The 15th-century Florentine Niccolo Machiavelli is said to be the first to state, “Never waste the opportunities offered by a good crisis.” During a crisis, countries experiment with policies and learn a lot in a hurry. This overview shares this learning on early policy responses to the current economic crisis, focusing particularly on specific issues that are of interest to policy makers and practitioners in the developing countries. The overview is a compilation of notes that staff members of the World Bank Institute have used during global dialogues and international seminars and conferences since October 2008.

What brought the world to the edge of an abyss in September 2008? After quickly recovering from the Asian crisis of 1997-98, world economic growth accelerated during the period 2000-07. However, in hindsight, there was a ‘perfect storm’ in the making as US and European housing defaults began to pile up beginning in late 2006, oil prices doubled in a few months during late 2007 and early 2008, while rice, wheat, and corn prices jumped by 40-50% during the same period.

Have Institutions Failed Us?

Raj Nallari's picture

Institutions matter was the oft chanted mantra for the past fifteen years. We were told that in the presence of social conflict between various groups, between haves and have-nots, political power precedes political institutions, economic institutions and economic policies. But, political power could be de jure (due to constitution, fair elections and smooth transition to political power) or de facto such as dictatorships and authoritarian leaders usurping power by coups and violence. Sixteenth century colonialism established ‘settler’ and ‘exploitative’ institutions depending on the then existing ‘climate’ in the colonized countries. For example, if the climate was unbearable and malaria-stricken, the colonial masters established an exploitative relationship of shipping out natural resources. If the climate was hospitable, they settled in with family in these countries and started administration and other institutions.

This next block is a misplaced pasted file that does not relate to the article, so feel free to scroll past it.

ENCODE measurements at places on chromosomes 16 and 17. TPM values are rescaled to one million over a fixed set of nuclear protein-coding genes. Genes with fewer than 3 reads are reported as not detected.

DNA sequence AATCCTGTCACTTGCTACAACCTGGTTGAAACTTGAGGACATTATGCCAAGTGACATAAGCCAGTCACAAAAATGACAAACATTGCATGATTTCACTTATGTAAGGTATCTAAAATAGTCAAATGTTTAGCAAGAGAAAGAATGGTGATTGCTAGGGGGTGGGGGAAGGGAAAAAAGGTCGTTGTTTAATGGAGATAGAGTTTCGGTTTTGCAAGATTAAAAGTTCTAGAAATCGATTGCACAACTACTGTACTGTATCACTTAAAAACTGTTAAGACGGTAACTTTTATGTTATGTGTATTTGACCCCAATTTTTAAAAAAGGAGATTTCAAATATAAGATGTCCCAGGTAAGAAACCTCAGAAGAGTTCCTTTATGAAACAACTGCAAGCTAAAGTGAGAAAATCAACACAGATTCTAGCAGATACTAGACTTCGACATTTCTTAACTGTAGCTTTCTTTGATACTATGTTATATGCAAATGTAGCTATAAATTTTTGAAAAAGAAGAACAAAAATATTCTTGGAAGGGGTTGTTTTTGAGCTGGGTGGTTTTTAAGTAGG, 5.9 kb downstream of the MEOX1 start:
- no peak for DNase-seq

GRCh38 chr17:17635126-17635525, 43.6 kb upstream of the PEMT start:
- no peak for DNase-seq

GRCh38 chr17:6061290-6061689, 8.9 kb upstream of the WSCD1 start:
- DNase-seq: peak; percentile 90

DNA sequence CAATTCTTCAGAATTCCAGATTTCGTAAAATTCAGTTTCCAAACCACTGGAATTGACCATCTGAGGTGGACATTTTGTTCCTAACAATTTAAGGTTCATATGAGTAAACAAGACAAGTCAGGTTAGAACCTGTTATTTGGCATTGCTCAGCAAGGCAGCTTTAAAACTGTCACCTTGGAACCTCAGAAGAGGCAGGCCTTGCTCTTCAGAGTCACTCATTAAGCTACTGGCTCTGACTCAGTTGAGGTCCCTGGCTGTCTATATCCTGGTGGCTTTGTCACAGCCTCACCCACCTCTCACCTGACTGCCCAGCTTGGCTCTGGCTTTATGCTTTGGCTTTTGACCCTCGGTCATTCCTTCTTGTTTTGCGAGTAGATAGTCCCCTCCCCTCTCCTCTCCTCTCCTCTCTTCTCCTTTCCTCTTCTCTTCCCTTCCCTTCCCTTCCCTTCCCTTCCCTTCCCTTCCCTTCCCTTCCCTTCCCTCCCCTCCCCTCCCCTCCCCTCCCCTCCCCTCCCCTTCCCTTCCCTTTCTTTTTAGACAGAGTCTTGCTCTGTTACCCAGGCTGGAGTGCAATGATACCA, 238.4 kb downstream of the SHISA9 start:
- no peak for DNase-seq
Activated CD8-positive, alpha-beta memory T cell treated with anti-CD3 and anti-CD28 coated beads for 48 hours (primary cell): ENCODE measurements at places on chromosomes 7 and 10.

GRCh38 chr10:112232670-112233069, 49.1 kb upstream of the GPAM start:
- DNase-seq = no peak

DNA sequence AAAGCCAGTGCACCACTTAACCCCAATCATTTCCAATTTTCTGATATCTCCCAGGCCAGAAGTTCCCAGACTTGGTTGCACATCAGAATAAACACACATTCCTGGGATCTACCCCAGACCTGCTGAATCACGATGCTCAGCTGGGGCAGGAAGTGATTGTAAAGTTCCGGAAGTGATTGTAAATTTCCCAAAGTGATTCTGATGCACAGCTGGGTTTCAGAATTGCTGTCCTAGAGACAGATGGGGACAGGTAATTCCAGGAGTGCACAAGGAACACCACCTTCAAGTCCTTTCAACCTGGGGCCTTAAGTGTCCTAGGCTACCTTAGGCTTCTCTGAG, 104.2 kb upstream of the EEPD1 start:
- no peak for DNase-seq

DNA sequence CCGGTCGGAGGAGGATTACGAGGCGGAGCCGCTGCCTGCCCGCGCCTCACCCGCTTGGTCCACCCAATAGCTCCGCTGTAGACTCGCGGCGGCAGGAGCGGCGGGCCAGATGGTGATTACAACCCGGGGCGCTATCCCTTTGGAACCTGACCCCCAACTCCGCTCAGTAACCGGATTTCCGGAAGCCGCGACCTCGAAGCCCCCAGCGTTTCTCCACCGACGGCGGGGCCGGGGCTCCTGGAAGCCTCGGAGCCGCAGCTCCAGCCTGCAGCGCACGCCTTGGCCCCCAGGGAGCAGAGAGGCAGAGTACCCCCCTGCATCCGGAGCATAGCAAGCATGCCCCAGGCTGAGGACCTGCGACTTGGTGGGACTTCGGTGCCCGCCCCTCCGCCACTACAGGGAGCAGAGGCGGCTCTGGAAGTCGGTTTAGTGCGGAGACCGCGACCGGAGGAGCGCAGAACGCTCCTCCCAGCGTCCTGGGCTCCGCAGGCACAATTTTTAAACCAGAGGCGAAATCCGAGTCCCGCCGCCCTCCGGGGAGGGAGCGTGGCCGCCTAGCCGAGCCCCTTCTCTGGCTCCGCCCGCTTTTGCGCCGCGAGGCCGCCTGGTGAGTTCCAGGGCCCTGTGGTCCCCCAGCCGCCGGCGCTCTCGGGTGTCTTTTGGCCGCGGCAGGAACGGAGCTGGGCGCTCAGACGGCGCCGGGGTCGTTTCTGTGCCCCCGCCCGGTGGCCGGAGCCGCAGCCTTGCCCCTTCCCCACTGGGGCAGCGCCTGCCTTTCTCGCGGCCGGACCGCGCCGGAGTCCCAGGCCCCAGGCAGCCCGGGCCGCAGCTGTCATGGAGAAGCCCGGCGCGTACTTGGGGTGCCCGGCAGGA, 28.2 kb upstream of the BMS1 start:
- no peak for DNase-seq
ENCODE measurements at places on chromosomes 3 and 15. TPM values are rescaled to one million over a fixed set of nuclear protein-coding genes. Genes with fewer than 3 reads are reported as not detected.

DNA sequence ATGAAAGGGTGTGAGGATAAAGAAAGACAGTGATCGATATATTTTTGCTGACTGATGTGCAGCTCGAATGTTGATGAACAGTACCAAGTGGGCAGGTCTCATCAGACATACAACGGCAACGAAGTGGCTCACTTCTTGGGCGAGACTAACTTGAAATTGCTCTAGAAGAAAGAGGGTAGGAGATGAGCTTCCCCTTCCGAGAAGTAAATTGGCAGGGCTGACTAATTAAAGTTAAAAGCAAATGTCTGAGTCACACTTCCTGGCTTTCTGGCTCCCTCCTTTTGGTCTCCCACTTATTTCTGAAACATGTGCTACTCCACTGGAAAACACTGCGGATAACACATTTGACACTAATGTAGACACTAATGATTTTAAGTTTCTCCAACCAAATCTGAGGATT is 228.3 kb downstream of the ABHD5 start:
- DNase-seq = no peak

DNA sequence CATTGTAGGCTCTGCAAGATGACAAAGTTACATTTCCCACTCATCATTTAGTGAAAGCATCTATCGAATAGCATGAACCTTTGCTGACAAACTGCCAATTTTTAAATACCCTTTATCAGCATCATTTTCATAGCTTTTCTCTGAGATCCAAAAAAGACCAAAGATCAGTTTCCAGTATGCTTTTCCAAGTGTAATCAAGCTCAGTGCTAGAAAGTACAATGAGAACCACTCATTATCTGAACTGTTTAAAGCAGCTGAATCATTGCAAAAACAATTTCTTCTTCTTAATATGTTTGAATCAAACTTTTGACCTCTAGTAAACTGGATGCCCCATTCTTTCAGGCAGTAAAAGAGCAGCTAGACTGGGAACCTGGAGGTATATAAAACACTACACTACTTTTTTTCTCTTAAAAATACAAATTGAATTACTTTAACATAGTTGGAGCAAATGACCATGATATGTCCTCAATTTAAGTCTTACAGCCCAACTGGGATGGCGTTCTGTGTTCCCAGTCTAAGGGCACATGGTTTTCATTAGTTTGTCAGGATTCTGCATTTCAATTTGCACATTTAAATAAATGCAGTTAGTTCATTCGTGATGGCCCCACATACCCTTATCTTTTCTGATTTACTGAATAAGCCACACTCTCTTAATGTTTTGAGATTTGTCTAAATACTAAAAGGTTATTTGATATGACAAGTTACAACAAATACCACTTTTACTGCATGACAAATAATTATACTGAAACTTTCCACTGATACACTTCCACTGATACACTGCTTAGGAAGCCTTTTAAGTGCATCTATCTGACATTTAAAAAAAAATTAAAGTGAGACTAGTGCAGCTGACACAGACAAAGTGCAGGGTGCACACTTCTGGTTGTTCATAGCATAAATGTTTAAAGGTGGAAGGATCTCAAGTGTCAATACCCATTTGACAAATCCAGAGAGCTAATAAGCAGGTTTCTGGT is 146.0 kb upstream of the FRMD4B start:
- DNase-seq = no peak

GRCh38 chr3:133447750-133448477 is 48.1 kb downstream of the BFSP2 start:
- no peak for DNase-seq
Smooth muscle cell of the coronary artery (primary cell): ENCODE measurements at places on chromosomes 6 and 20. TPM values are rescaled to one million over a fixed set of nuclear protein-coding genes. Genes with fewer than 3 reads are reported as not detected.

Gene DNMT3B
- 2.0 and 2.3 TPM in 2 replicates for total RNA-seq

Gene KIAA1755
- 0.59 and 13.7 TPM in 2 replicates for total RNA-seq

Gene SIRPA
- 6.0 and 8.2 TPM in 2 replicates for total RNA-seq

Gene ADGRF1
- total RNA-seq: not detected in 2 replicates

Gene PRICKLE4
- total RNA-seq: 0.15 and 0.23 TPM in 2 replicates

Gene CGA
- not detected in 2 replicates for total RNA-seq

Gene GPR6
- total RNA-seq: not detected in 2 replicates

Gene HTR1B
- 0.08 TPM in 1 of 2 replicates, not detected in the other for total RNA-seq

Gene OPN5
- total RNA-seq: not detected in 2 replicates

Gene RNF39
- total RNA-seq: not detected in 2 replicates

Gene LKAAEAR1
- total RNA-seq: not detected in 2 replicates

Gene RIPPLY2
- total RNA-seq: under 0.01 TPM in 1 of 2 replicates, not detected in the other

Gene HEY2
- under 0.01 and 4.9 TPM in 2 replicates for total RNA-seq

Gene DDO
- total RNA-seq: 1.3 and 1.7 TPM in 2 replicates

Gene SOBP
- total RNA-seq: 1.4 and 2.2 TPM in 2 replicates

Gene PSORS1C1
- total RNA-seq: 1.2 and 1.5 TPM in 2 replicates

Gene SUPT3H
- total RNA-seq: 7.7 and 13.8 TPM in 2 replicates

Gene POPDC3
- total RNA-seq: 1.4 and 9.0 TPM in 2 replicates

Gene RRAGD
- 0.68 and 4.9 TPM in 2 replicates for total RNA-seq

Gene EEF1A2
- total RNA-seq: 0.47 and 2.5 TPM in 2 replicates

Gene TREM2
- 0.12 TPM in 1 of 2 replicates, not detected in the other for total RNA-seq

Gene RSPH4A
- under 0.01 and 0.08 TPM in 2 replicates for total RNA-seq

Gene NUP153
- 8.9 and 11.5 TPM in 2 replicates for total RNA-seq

More recently good institutions were supposed to emerge when only de jure political power is in place. Also, a political and legal system that places constraints on elites is often conducive for better institutions. Following this logic, institutional economists have reasoned that advanced economies with de jure democratic political institutions have smooth transition, predictability and place constraints on elites and abuse of political power, and have strong institutions that ensure a system of checks on the executive, law and order, property rights, etc. The theory of institutions is that bad policy outcomes are the result of bad institutions and these are common in developing countries, where the distribution of political power needs to be reformed and deeper causes need to be strengthened. Others have argued that market-oriented institutions are important for economic policy management. By this categorization, advanced economies had better institutions that led to sound economic performance and consistently higher economic outcomes.